health care coalitions, community organizations, school districts, child care providers, hospitals, private health care providers, insurers, academia, and other partners in municipal planning.
The workshop was designed to review existing tools and frameworks that can be modified to include children’s needs; identify child-serving partners and organizations that can be leveraged in planning to improve outcomes for children; highlight best practices in resilience and recovery strategies for children; and raise awareness of the need to integrate children’s considerations throughout local and state emergency plans. The specific workshop objectives can be found in Box 1-1.2
• Discuss progress being made in different sectors around the country related to the 2010 recommendations of the National Commission on Children and Disasters (NCCD; the Commission), and opportunities for integrating related children’s disaster preparedness efforts into local and state planning efforts.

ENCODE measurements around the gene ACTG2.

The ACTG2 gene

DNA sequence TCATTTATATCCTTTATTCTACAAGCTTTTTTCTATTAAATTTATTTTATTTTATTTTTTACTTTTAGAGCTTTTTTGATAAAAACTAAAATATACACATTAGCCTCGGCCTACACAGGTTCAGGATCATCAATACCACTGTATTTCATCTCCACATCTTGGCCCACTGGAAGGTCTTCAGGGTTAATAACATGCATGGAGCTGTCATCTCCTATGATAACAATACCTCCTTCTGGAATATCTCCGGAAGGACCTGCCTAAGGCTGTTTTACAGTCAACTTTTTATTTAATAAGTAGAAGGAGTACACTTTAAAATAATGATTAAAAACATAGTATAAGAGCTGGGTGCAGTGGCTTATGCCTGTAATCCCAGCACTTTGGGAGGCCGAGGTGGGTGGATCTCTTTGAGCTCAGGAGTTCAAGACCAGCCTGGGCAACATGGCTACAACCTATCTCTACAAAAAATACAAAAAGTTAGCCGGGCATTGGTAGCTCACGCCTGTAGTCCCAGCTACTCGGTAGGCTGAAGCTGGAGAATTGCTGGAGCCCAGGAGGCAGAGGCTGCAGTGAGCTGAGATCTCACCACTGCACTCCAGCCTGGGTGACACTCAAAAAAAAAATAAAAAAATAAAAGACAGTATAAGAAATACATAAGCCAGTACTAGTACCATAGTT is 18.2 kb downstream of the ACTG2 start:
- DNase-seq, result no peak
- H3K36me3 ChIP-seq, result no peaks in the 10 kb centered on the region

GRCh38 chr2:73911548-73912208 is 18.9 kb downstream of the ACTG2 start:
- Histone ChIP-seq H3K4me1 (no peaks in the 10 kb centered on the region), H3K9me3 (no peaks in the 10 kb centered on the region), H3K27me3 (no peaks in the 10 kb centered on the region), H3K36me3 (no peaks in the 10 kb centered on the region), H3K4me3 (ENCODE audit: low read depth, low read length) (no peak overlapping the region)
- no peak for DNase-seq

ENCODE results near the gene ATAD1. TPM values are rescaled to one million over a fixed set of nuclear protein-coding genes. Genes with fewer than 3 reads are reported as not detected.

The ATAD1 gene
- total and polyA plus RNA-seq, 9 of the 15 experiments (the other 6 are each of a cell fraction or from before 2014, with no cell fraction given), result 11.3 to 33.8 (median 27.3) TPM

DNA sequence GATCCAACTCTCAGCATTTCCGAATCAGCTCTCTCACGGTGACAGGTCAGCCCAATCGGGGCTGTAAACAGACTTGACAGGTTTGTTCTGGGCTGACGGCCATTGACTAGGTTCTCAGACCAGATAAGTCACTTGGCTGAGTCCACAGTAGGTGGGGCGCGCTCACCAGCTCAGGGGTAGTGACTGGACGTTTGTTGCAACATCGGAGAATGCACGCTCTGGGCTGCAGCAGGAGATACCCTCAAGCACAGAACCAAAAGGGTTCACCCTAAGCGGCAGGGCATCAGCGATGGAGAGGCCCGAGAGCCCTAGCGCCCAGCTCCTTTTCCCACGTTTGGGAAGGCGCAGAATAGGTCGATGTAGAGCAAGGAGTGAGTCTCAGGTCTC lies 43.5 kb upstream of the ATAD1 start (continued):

• Discuss opportunities to augment children’s benefits by leveraging existing coalitions.
○ Explore coalition challenges and successes from federal, state, local, and provider perspectives.
• Describe opportunities to strengthen public health partnerships to address the needs of children and families.
• Understand barriers and challenges to better financial systems related to preparedness for children and families.
○ Discuss importance of health care financing education among stakeholders.
○ Consider strategies to reduce the financial burden on public health and health care facilities.